Fault Lines
17 January 2019
juvenile torture

Colorado’s Answer? Torture Troubled Teens

March 14, 2017 (Fault Lines) — If you’re a juvenile awaiting trial or serving a sentence in Colorado, you can expect knee strikes from screws COs, hours of time spent in tactical “restraints,” and punitive stays in solitary confinement. These revelations come from the Colorado Child Safety Coalition’s probe into the Centennial State’s practices of jailing kids. A “culture of violence” exists in juvenile detention centers, and it’s one perpetuated by Colorado law enforcement.

According to a recent report from the Colorado Child Safety Coalition, staff at the state’s juvenile corrections facilities are well versed in pain compliance techniques, using them with alarming regularity. The staff isn’t shy about restraining a kid they find troublesome, using everything from straitjackets to a restraint technique called “the WRAP” banned in Arkansas as torturous. Cross a CO and you’re headed to solitary confinement, with a metal toilet, bed frame, sleeping mat, blanket, and roll of toilet paper as your only companions.

The “culture of violence” at the Colorado Division of Youth Corrections is not only unsafe for teens and staff, but is further torment to youths who suffered abuse and neglect before they were sent behind bars, says the report from the Colorado Child Safety Coalition that calls for immediate reforms.

One of the immediate reforms called for is a ban on using “the WRAP” to restrain children. If you’re not familiar with “the WRAP,” the Denver Post explains the restraint technique.

The youth is wrapped up, the entire length of the body, and a strap attached to the chest and legs forces the youth into a seated position. In some cases, staff also cover the youth’s head and face with a cloth called a “spit mask.”

Juveniles placed in “the WRAP” reported remaining in that position for hours. According to the report, the technique was used in Colorado Juvenile Detention Centers 253 times in 13 months. That’s more than “once every other day,” according to the Denver Post.

Restraints like “the WRAP” weren’t the only form of compliance technique used in Colorado’s juvenile detention facilities. The Child Safety Coalition’s report details the use of knee strikes to sensitive areas, pressure point control, and slamming children into the floor or furniture if they didn’t comply with CO demands. Adding insult to injury, once the COs finished beating kids, they would try to make nice with assistance in cleaning up.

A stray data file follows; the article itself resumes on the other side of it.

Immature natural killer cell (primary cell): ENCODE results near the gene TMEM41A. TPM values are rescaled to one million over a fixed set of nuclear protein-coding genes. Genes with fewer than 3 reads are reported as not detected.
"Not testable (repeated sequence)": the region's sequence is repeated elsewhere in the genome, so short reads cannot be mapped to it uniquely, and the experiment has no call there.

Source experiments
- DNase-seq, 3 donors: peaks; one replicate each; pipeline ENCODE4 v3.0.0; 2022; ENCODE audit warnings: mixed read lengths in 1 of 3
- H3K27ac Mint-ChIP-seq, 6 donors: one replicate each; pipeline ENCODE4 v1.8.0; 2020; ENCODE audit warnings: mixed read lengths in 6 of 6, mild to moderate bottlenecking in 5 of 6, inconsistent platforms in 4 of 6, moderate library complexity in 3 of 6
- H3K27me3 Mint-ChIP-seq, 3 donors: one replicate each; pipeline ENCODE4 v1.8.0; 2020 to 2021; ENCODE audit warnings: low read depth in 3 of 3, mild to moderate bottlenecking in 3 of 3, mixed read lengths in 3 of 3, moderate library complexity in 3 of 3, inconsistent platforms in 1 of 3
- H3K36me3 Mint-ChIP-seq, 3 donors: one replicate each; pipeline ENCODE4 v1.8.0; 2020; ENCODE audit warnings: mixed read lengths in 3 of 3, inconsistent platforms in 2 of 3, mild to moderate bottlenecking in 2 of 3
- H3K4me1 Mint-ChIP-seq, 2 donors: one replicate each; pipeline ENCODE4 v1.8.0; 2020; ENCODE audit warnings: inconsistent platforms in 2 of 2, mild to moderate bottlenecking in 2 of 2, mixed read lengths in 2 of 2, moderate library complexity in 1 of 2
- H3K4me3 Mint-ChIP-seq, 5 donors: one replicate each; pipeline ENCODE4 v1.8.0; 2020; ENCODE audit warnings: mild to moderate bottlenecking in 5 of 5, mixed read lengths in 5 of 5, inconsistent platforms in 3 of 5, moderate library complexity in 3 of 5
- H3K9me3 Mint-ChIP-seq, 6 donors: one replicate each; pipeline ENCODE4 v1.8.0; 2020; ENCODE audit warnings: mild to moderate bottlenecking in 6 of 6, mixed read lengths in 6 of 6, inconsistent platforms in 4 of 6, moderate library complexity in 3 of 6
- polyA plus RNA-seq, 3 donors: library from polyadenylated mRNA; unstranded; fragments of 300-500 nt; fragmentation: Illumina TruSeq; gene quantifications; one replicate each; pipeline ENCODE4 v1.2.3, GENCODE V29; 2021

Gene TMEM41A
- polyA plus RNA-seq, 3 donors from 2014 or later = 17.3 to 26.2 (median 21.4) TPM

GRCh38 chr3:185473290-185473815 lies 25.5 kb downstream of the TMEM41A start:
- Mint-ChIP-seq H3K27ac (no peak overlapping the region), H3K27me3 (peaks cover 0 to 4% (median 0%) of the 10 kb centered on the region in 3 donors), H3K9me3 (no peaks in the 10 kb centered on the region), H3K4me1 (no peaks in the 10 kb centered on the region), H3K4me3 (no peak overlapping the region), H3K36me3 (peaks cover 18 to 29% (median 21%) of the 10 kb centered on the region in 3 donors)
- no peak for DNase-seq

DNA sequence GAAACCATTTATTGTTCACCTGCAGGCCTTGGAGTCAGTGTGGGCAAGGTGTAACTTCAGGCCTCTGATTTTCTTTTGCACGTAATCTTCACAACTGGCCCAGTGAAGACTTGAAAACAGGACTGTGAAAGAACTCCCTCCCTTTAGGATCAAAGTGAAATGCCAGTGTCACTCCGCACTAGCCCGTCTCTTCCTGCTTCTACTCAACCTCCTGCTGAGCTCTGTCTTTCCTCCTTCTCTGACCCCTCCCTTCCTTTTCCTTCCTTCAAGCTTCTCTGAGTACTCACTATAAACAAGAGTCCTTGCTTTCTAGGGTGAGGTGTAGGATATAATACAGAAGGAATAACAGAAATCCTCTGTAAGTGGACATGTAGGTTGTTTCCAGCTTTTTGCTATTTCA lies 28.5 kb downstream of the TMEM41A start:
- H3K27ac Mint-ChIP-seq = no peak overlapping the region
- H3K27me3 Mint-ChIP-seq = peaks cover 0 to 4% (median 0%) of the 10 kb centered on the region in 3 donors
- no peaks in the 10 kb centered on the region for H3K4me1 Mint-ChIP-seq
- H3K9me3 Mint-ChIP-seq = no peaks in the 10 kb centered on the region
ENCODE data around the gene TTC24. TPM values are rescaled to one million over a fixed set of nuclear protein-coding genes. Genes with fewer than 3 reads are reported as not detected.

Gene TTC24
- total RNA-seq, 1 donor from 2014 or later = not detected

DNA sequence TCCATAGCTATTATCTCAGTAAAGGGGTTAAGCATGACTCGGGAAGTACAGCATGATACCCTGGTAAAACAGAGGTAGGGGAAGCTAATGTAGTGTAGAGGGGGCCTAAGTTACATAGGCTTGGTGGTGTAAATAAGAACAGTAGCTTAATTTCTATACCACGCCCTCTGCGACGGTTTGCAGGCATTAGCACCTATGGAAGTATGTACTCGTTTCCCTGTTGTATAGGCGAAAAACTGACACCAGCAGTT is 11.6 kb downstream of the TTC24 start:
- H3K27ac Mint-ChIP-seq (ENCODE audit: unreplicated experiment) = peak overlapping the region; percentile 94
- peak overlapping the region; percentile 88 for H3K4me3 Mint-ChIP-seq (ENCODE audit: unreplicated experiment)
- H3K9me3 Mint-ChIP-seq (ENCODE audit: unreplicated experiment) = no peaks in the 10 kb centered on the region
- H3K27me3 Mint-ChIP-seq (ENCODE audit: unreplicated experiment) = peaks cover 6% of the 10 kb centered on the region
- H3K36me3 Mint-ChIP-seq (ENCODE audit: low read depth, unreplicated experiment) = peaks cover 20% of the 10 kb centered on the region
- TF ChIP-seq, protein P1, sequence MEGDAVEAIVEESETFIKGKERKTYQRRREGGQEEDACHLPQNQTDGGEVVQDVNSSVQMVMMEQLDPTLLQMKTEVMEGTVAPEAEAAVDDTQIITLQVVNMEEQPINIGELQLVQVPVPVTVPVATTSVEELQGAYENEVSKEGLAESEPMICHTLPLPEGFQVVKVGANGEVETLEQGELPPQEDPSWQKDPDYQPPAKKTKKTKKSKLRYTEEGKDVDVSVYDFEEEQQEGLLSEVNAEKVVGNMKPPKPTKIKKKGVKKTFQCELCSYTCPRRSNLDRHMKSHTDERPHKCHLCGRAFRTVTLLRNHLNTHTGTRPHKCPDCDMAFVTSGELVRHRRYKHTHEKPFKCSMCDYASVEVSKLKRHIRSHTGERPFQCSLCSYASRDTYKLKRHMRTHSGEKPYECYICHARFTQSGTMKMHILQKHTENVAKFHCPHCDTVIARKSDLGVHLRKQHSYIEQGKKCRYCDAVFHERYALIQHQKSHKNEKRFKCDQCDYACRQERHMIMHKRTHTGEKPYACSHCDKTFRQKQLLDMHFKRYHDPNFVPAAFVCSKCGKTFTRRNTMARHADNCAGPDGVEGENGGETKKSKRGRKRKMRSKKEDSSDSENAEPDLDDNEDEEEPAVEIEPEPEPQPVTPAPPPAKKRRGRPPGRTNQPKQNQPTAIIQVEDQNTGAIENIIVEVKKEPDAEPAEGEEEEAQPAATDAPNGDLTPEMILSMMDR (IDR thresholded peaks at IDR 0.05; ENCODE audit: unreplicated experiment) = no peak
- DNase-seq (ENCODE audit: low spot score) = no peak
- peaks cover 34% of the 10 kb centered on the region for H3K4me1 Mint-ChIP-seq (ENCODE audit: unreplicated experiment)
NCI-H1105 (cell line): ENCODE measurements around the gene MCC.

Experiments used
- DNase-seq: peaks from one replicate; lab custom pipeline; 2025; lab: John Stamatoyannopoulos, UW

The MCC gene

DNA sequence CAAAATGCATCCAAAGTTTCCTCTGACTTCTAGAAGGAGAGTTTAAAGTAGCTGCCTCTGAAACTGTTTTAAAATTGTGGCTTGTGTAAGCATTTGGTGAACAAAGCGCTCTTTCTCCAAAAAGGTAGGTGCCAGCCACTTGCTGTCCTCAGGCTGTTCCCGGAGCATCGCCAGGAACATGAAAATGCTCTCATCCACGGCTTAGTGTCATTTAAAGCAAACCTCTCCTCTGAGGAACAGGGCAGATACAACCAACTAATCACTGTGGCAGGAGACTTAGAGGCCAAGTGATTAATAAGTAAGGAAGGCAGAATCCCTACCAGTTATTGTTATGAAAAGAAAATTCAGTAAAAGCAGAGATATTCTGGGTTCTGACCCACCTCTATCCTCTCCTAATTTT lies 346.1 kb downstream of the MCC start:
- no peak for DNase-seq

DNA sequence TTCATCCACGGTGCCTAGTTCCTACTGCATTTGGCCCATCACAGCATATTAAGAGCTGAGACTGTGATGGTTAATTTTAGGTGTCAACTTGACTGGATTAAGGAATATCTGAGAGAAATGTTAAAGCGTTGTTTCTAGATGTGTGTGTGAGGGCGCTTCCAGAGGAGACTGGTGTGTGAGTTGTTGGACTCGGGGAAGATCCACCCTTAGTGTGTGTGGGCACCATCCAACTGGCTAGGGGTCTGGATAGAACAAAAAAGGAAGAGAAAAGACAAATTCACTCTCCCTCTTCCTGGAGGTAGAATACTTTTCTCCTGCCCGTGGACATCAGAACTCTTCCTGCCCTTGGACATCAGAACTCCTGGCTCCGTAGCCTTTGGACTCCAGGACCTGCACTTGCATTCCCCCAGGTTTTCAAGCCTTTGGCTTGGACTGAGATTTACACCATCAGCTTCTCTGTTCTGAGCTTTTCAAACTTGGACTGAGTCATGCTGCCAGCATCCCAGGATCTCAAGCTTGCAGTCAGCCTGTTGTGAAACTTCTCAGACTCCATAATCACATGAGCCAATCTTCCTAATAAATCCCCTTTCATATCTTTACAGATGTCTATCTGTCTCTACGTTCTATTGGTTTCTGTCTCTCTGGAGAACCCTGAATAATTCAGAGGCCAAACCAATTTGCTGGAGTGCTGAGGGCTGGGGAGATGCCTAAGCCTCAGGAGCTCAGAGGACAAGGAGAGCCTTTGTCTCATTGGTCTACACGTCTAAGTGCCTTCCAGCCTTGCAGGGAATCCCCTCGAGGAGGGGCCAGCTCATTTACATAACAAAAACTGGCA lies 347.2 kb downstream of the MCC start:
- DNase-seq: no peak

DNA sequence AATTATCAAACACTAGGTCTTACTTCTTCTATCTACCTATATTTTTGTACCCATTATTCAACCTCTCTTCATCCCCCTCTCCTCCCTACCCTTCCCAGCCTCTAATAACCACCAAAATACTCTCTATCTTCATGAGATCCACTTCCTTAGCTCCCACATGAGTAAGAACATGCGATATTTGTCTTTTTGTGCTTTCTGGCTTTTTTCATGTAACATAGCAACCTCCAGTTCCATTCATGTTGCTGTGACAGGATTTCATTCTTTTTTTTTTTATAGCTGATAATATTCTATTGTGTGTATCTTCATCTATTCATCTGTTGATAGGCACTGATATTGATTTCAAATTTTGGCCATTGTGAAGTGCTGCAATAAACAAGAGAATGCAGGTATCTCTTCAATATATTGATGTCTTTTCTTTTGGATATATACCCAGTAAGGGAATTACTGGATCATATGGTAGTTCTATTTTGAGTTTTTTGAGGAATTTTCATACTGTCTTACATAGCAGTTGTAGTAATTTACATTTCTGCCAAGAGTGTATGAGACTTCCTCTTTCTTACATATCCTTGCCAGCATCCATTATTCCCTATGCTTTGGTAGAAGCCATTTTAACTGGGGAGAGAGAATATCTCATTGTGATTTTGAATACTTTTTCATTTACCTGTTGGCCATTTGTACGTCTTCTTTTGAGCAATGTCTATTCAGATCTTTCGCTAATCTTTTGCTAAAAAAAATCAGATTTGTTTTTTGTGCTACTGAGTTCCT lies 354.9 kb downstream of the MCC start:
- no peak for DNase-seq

One [interviewed teen] said staff would treat them nicely after realizing “how much damage” they caused, asking “Can I clean your face? Can I get you a new shirt?”

How comforting it must be for the battered teen to be offered assistance in cleaning off their wounds and a fresh, non-bloodstained T-shirt once the requisite beating has been administered. No consideration is given to the incarcerated children who may have been abused prior to entering the juvenile justice system, and no compassion meted out by those charged with watching Colorado’s juvenile detainees. This sort of treatment is a perversion of justice more fitting for a television drama.

Division of Youth Corrections director Anders Jacobson did as expected when presented with the Colorado Child Safety Coalition’s report. He denied responsibility, called it “inflammatory,” said he was taking care of the problem, and asked for more money to stop his guards from beating kids.

… Jacobson called the report “inflammatory” and said he already is taking steps to cut back on use of force and seclusion….A $5 million budget request this year would add 80 employees to the youth corrections system.

Here’s the translation for those of you not familiar with bureaucratic cop-speak. “We don’t like what this report says about us beating kids, but we’re going to do something about it. Honestly, it’ll be the best way we can figure out to stop our COs beating up the state’s kids. In the meantime, please pay us more money so we have more officers available to stop the ones who beat kids from beating kids.”

It’s no wonder those who helped prepare the report for public release aren’t buying a word of Anders Jacobson’s talking points.

“They need treatment, not punishment,” said Rebecca Wallace, an attorney with American Civil Liberties Union of Colorado and the report’s lead author. “These kids, and the staff who care for them, are in crisis. They need a culture change in DYC, and they need it now.” […] “We have lost faith in DYC leadership’s ability to change the culture from within.”

Wallace’s words ring true. When issues like this get dragged, kicking and screaming, into the light of day, it becomes clear that those tasked with keeping Colorado’s kids “safe” see them as nothing more than subhuman criminals. You don’t lose your humanity when incarcerated. You are no less a child because someone has put you in a cage. This culture must change.

You have the right to remain free from physical abuse as an incarcerated juvenile in Colorado. It’s a monumental injustice those charged with watching locked-up kids don’t realize that.

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  • Ikker19
    18 March 2017 at 2:59 pm - Reply

    Hey…the “screws” are just enforcing that “wise” ages old axiom…”spare the rod spoil the child”…instead of being “vilified” they should be “lauded” for “modernizing” the “techniques”…